My host family is extremely close. My host father runs a carpentry business from his shed and hires his own family members to work for him, keeping things in the family. When I’m invited to family gatherings, there are toooons of people who show up, all of whom are family. I admire the close-knit ties they have to each other :’)

Mi familia Mexicana ❤ 

Living Like a Local: The Not-So Itsy Bitsy Spider…

If you’re living anywhere outside of an industrialized, large city, you’re bound to find insects and other bugs that you haven’t encountered before. This is the story of my experience with a spider the size of my HAND.

Not drawn to scale 😛

This spider seemed to live in my bathroom, and every so often I would see its shadow scurry away into hiding when I’d enter the bathroom. We shared a space together, and I left it alone for my 6+ weeks here since I figured it’s a mutually beneficial relationship: I leave it alone, and it will eat the insects in the bathroom…

UNTIL one day, I was taking a shower in the middle of the day because, you know, 90-degree weather, and I saw the shadow of this spider with what looked like a Mentos disc under its belly. Normally, this spider scurries away super quickly, but this time it was moving ever so slowly… I had a feeling it was carrying an egg sac or something out of the ordinary. I even considered the possibility that this spider had cancer and this was its tumor. So I rush to shower before this disc possibly bursts into a million baby spiders and quickly dress and leave the bathroom…

Later that evening, I go to take my second shower because you can literally sit in front of a fan and still perspire. So I’m in the shower, drawing the shower curtains to prevent water splashing, and I see this big spider again, no longer carrying that disc, and it’s walking really quickly. I’m thinking, Oh, -expletive-. I’m still wearing my contacts and I see these tiny little white things moving along the brown plastic curtains and again I curse to myself and start to panic. THERE WERE SO MANY BABY SPIDERS EVERYWHERE. So I’m panicking and splashing water onto the curtains to try to get rid of some (and before animal and bug supporters say I’m being cruel, spiders can lay between 50-200 eggs so relax, there’s no way I was going to get all of them anyway).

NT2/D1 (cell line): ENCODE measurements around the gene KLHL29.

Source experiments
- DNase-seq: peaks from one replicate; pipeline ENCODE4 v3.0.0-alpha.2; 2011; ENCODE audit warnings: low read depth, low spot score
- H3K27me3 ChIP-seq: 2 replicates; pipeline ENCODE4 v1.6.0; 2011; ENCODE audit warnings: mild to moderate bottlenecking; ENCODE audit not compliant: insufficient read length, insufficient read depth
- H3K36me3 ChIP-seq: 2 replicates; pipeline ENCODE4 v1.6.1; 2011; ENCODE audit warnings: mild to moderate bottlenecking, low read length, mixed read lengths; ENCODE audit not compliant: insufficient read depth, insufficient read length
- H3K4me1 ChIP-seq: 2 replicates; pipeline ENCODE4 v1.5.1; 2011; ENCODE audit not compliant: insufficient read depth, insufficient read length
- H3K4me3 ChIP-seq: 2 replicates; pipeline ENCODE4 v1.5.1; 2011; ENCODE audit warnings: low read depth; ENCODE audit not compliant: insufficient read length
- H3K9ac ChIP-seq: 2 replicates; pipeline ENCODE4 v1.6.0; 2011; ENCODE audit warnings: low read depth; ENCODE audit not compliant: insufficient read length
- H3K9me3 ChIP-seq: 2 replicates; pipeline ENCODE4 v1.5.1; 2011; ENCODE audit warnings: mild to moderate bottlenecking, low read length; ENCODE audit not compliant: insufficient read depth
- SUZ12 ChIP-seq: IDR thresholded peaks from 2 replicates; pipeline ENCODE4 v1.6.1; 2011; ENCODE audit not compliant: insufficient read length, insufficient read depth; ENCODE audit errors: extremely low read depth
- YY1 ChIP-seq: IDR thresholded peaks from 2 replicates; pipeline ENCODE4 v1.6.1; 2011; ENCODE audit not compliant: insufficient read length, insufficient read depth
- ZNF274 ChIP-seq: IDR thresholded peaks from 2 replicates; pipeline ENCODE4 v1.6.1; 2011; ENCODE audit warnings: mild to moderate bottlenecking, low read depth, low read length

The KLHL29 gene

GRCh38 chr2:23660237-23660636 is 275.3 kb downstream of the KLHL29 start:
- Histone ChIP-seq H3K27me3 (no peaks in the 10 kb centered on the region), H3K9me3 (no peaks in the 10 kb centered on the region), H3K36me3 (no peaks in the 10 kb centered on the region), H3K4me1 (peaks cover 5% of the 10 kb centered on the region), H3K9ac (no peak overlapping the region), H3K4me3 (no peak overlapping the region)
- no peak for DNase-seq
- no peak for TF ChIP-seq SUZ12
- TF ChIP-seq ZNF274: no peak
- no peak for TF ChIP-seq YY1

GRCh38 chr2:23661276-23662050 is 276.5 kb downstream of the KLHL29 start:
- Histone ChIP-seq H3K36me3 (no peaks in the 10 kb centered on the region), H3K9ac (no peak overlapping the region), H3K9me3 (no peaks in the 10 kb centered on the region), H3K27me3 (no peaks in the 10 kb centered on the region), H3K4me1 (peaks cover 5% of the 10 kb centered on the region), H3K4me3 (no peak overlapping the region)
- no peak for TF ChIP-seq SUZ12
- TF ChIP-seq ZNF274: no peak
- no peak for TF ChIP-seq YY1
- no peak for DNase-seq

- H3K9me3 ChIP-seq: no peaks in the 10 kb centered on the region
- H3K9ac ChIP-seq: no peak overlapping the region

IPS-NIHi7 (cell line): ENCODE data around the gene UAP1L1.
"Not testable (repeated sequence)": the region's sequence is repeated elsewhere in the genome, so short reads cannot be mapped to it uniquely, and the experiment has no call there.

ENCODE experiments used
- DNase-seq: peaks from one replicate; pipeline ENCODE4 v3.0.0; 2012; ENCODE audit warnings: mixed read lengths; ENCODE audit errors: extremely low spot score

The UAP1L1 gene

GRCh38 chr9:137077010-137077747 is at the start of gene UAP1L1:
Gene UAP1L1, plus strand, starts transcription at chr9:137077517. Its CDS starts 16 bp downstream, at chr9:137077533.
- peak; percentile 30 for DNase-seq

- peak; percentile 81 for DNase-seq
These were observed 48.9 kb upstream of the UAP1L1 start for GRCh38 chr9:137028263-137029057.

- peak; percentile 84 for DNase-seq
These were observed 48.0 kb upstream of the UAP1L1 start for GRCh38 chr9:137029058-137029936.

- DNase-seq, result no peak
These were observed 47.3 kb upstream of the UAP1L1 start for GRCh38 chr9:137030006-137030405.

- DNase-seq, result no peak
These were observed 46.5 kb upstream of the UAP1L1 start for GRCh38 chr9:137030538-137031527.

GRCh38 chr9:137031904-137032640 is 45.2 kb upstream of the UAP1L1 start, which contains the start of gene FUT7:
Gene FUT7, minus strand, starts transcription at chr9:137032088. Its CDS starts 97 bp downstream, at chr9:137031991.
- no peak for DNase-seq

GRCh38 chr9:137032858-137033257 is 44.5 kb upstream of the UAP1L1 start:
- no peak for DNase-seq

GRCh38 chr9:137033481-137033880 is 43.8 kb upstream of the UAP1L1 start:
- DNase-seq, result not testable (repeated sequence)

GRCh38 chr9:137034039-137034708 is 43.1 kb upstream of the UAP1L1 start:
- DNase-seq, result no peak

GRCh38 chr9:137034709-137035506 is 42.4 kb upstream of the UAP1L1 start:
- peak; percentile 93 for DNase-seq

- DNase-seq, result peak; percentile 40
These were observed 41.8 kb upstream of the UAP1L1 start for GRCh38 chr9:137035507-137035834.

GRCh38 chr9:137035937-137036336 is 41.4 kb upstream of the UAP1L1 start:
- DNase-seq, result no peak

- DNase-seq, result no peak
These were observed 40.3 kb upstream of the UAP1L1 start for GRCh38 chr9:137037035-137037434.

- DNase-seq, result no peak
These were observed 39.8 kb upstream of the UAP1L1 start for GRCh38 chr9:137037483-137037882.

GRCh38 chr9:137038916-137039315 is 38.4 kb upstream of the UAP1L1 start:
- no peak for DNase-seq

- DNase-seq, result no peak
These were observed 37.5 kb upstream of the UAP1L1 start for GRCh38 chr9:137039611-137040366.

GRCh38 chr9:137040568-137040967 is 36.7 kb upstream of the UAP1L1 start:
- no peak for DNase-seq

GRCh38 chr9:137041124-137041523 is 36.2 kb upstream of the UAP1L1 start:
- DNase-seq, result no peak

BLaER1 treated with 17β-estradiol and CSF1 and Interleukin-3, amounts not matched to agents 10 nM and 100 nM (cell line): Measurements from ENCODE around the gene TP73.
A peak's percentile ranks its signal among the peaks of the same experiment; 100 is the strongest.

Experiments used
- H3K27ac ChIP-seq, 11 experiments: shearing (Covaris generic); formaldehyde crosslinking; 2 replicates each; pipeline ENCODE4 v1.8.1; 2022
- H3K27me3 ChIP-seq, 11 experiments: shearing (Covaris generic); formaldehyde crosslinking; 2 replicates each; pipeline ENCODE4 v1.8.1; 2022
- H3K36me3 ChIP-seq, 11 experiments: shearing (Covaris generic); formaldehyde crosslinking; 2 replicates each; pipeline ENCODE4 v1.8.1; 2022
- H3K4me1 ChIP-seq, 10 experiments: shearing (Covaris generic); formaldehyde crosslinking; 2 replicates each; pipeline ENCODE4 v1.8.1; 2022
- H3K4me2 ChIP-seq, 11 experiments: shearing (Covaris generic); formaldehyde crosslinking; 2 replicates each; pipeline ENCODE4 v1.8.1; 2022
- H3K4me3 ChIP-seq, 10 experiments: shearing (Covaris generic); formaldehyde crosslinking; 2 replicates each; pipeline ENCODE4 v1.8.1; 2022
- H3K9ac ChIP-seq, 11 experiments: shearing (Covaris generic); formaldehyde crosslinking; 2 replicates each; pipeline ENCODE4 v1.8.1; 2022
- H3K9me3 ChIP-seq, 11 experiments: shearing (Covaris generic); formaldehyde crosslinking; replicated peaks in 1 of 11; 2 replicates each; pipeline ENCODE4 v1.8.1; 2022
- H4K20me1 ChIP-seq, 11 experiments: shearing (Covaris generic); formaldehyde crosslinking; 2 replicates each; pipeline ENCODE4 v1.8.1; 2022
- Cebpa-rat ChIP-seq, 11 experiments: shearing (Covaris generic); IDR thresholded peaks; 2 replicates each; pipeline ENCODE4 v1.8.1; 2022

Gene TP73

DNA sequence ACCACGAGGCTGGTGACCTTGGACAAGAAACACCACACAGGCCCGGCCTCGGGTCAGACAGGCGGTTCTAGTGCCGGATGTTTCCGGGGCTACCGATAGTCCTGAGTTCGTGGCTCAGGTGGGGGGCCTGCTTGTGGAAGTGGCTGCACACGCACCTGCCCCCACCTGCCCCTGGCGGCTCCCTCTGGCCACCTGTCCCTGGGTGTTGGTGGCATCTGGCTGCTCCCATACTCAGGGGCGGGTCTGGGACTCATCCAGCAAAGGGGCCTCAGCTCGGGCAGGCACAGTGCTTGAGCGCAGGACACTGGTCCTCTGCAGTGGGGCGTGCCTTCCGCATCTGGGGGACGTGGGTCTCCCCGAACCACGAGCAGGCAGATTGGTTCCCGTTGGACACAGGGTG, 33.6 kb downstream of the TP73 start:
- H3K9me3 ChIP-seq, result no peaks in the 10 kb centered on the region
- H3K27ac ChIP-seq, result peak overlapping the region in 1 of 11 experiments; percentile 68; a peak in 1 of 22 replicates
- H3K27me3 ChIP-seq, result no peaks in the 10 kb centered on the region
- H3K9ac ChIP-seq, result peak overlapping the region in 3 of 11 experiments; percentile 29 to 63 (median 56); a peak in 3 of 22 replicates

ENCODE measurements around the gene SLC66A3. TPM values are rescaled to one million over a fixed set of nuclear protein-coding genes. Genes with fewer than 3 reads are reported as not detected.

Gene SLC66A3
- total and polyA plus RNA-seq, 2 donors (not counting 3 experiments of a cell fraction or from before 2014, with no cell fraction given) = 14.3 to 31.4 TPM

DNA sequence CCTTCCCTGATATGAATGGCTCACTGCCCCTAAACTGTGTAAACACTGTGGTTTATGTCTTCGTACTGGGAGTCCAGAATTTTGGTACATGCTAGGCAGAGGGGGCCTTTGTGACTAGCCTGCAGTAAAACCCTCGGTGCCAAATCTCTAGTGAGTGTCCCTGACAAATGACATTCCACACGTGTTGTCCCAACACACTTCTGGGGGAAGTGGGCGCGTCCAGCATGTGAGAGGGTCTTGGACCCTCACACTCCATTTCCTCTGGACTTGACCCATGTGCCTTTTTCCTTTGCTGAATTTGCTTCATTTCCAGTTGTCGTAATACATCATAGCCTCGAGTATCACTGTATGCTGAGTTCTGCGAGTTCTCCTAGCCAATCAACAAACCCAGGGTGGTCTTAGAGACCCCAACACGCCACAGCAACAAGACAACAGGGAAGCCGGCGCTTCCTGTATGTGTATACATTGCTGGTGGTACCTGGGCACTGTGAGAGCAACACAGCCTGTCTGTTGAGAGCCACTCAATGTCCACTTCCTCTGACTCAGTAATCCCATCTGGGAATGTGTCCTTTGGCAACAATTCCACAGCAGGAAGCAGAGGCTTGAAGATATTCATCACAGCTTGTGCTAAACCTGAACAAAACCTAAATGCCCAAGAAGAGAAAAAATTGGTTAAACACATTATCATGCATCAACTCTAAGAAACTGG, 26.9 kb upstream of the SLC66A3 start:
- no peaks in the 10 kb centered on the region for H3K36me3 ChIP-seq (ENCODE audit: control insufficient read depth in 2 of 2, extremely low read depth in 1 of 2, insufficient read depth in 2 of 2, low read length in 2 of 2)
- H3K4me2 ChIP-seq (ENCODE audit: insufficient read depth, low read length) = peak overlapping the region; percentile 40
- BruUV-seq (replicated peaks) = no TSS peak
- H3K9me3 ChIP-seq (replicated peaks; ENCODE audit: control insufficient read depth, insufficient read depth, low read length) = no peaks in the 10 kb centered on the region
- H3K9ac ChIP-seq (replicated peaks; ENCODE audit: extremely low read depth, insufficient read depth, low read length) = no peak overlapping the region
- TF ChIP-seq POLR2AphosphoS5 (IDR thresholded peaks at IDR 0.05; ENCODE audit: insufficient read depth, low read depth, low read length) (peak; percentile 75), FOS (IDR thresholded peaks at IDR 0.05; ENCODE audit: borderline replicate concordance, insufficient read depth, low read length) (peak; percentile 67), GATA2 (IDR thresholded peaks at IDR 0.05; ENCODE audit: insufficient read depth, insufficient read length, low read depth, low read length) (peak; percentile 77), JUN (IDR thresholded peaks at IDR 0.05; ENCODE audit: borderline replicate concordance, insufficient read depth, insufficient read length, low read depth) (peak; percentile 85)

Feeling unsuccessful and completely uncomfortable in my own skin, I quickly shut off the shower, shake off my towel and clothes and get dressed and bring in my trusty Raid spray and start spraying the shower curtains and floors like I’m trying to put out a forest fire. I found Mama Spider and we dueled for quite a bit but I eventually cornered her and I won the fight.

Living Like a Local: Fantasmas!

I’ve heard SO many stories about fantasmas (ghosts) or almas (spirits). My host father is full of these anecdotes and it’s just so interesting and quite spooky since I never wanted to believe they existed. Sure, there are a bunch of TV shows about ghosts and all things haunted, but me being the scaredy cat that I am, I’ve never indulged. I’m not sure if people in the US share these ghost stories so openly, but I was intrigued by how many of these stories existed in the little pueblo of Agua Caliente Nueva.

Story time! Dun, dun, duuuuuunnnnnnnn……

The Guardian Angel: When my host father was an infant, there was a neighbor who would always look after him and give him candy and other sweets. He had been killed and my host father continued to grow up in that neighborhood. His house was still being built, and there wasn’t a door to the entrance of the house; it was only an entryway. When my host father was 8 years old, he was sleeping and suddenly woke up and found there was a very tall, tan-skinned man standing in the entryway, who ducked his head to enter the house and approached the bed and stood there for a good while, not doing anything, and would leave. This apparently happened until my host father turned 14. He told his mother about it, and she suspected it was the same neighbor who was watching over him to make sure he was okay while growing up o.o